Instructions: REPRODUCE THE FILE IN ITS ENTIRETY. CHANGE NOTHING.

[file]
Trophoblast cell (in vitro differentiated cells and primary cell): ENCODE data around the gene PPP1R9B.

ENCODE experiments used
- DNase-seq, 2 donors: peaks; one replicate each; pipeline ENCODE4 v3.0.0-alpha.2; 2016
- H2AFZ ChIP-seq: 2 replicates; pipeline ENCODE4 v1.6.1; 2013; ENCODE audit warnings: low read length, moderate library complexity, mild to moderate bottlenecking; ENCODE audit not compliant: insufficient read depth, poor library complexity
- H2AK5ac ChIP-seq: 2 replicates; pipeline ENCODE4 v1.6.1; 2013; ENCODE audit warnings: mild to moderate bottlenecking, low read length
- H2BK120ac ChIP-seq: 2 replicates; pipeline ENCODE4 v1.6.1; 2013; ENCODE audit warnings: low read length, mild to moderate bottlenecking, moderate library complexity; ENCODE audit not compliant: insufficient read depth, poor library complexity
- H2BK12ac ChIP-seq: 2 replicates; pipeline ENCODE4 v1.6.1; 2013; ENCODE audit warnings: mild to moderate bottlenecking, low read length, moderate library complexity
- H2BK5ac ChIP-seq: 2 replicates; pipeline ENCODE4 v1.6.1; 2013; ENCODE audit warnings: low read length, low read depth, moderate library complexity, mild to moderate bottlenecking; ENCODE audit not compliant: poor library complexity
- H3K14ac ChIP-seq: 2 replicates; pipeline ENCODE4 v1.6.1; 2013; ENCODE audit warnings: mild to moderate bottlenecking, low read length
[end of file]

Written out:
Trophoblast cell (in vitro differentiated cells and primary cell): ENCODE data around the gene PPP1R9B.

ENCODE experiments used
- DNase-seq, 2 donors: peaks; one replicate each; pipeline ENCODE4 v3.0.0-alpha.2; 2016
- H2AFZ ChIP-seq: 2 replicates; pipeline ENCODE4 v1.6.1; 2013; ENCODE audit warnings: low read length, moderate library complexity, mild to moderate bottlenecking; ENCODE audit not compliant: insufficient read depth, poor library complexity
- H2AK5ac ChIP-seq: 2 replicates; pipeline ENCODE4 v1.6.1; 2013; ENCODE audit warnings: mild to moderate bottlenecking, low read length
- H2BK120ac ChIP-seq: 2 replicates; pipeline ENCODE4 v1.6.1; 2013; ENCODE audit warnings: low read length, mild to moderate bottlenecking, moderate library complexity; ENCODE audit not compliant: insufficient read depth, poor library complexity
- H2BK12ac ChIP-seq: 2 replicates; pipeline ENCODE4 v1.6.1; 2013; ENCODE audit warnings: mild to moderate bottlenecking, low read length, moderate library complexity
- H2BK5ac ChIP-seq: 2 replicates; pipeline ENCODE4 v1.6.1; 2013; ENCODE audit warnings: low read length, low read depth, moderate library complexity, mild to moderate bottlenecking; ENCODE audit not compliant: poor library complexity
- H3K14ac ChIP-seq: 2 replicates; pipeline ENCODE4 v1.6.1; 2013; ENCODE audit warnings: mild to moderate bottlenecking, low read length